Discipling Spiritual Leaders
SABBATH SCHOOL INSIGHT #11
"Discipling Spiritual Leaders"
March 15, 2014
This week’s lesson is one that forced me to stop and think. My issue was I could not see a clear 1888 connection to the topic. How do we produce Sabbath School Insights highlighting the connection with the 1888 message if there is no apparent connection? Once again I was stumped and regretting the fact that I had accepted this assignment. But when we are stumped and realize that the work is beyond our ability, we know what to do. Pray.
So after reading through the lesson twice and seeing no connection to 1888, I spent some time earnestly petitioning heaven for “insight.” And the Lord has promised, “If we ask for bread, He will not give us a stone.” So when the insight came I was astonished as to how I had missed the connection before. Then I recalled that we are “wretched, miserable, poor, blind, and naked” (Rev. 3:17). At least I realized anew that this description fits me perfectly.
When you think of great leadership who comes to mind? We have all probably known or observed great leaders. Unfortunately, we have probably also seen poor leadership at work as well. What makes a good leader? It has been said, “You are not ready to lead, until you know how to follow.” The apostle Paul is quoted as saying, “Follow me as I follow Christ.” He was qualified to lead by his inclination to follow.
A good leader is one who has learned how to follow Christ. In fact one of the principle jobs of a leader is to model the art of following Christ. And anyone who does not know how to follow Christ is, in fact, unfit to lead. Christ was a learner, a follower, and an example. Thus, He is the consummate leader, teacher, and guide. He learned from his Father and that which He learned He imparted to others.
He was a master teacher who was both Master and Teacher. True leaders, who follow Christ, may also have the privilege of becoming master teachers, if they learn from Christ and model His leadership. The greatest failures occur when leaders focus on becoming Masters instead of modeling the servant/leadership of Christ. This is what some of the early Seventh-day Adventists leaders failed to do. They ceased to look to God and began to look to man, expecting much from man (E. G. White, 1888 Materials, 1338.1). And this shift of their focus precipitated the greatest crisis the church has ever seen.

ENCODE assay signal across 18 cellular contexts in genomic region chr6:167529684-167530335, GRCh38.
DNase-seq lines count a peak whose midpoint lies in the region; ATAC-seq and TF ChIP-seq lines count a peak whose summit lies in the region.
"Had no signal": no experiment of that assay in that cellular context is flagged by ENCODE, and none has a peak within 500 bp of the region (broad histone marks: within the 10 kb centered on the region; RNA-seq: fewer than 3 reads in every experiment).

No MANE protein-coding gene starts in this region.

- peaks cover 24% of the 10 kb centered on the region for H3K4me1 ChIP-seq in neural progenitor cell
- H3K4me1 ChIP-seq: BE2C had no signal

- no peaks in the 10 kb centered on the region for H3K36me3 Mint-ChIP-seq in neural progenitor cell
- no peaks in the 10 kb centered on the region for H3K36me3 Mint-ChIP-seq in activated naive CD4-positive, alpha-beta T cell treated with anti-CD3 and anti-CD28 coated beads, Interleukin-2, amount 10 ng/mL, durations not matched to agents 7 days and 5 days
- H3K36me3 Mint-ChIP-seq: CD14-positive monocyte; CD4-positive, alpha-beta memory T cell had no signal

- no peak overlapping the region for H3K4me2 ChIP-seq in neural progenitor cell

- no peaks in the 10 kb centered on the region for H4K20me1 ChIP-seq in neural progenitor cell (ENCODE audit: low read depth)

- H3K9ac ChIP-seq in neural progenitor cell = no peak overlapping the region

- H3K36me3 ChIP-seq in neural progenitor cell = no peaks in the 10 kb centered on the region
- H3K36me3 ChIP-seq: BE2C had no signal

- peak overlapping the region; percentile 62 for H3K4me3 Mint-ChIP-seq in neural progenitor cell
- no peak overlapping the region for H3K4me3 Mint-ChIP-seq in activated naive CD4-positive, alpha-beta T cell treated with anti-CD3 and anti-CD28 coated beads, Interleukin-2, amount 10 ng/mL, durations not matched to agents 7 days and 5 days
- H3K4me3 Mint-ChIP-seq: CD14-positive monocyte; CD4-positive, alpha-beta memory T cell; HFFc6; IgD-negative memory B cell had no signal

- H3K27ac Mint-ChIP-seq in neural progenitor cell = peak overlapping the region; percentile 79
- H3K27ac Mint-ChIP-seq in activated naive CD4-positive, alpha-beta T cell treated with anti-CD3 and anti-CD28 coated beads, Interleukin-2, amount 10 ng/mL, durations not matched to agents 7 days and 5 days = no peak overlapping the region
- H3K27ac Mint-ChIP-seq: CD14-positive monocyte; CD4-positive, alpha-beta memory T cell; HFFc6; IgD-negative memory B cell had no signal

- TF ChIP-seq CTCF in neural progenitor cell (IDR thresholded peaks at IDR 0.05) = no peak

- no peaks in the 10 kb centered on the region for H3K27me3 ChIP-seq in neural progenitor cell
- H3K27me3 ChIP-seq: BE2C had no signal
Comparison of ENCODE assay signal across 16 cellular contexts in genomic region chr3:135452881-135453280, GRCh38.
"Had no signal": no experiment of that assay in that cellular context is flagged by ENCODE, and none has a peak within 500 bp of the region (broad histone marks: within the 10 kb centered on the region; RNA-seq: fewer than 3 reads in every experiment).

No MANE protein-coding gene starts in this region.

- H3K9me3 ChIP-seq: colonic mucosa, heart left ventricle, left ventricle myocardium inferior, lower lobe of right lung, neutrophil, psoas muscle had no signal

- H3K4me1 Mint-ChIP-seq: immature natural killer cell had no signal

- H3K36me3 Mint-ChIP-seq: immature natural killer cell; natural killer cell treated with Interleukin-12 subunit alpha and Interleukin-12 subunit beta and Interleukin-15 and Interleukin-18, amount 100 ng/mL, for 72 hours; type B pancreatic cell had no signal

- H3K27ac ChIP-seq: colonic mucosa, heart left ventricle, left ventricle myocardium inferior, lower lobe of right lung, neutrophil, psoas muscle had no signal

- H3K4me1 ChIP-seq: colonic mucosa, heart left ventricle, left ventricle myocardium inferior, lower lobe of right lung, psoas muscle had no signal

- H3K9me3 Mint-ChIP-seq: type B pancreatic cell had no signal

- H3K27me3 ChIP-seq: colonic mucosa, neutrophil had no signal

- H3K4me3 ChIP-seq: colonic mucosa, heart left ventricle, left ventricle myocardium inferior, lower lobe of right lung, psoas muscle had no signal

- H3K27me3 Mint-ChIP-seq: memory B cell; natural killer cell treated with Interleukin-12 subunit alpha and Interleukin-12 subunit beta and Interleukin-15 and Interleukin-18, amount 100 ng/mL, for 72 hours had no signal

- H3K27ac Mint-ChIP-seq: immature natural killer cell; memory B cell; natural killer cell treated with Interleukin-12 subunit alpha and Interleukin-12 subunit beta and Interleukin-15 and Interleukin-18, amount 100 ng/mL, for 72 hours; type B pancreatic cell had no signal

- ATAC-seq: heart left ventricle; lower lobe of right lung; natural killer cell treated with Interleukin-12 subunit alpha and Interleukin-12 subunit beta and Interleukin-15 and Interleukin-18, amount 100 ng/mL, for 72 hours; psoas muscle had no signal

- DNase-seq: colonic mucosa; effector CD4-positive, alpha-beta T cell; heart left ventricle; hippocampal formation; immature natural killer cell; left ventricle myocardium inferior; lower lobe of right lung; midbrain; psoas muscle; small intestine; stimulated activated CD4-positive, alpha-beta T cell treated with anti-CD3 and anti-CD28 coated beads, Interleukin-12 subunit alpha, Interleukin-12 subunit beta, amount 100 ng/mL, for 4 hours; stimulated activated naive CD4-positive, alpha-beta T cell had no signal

In 1888, as unlikely as it may seem, the remnant church held one of the most important general conference sessions that has ever occurred. There were only about 90 delegates present to represent the worldwide Seventh-day Adventist church. But something astounding happened at that small apparently insignificant gathering. The “latter rain” began to fall and the “loud cry” started. This is not merely my opinion we have good authority for this concept:
Note, in 1892 “the loud cry of the third angel” had “already begun.” If this is true, the “latter rain” must have begun, for it is the “latter rain” that swells the voice of the third angel into a “loud cry.”
This is what was happening right before the eyes of the assembled delegates. The Lord in His great mercy sent two young ministers with a “most precious message.” It was the message of Christ’s righteousness. And the servant of the Lord said,
Unfortunately this “most precious message” proved highly controversial. There had been difficulties in the experience of the Seventh-day Adventist church before. But nothing had ever happened like what happened in 1888. For the first time, there was a rebellion like none that had transpired before. It was not the general people, the church members who rebelled, it was completely unprecedented. Satan got a hold of the leaders and there was a general revolt.
The situation became so terrible the prophet wanted to leave the conference. She would later write:
Imagine a situation so terrible, the prophet felt there was nothing better to do than to leave. And then the angel of the Lord informed her that the rebellion of Korah, Dathan, and Abiram was being reenacted. And this amazing resistance persisted for years following 1888. It would be called the “saddest chapter in the history of the believers in present truth” (E. G. White, Letter 179, 1902). It nearly broke her heart. In fact she would write:
Notice, it was not a failure of the people that produced the catastrophe in 1888. It was an utterly unprecedented rebellion on the part of the leadership that led to the catastrophe in 1888. Godly leadership is so very important. We can hardly overstate the significance and importance of consecrated leaders who know how to follow Christ.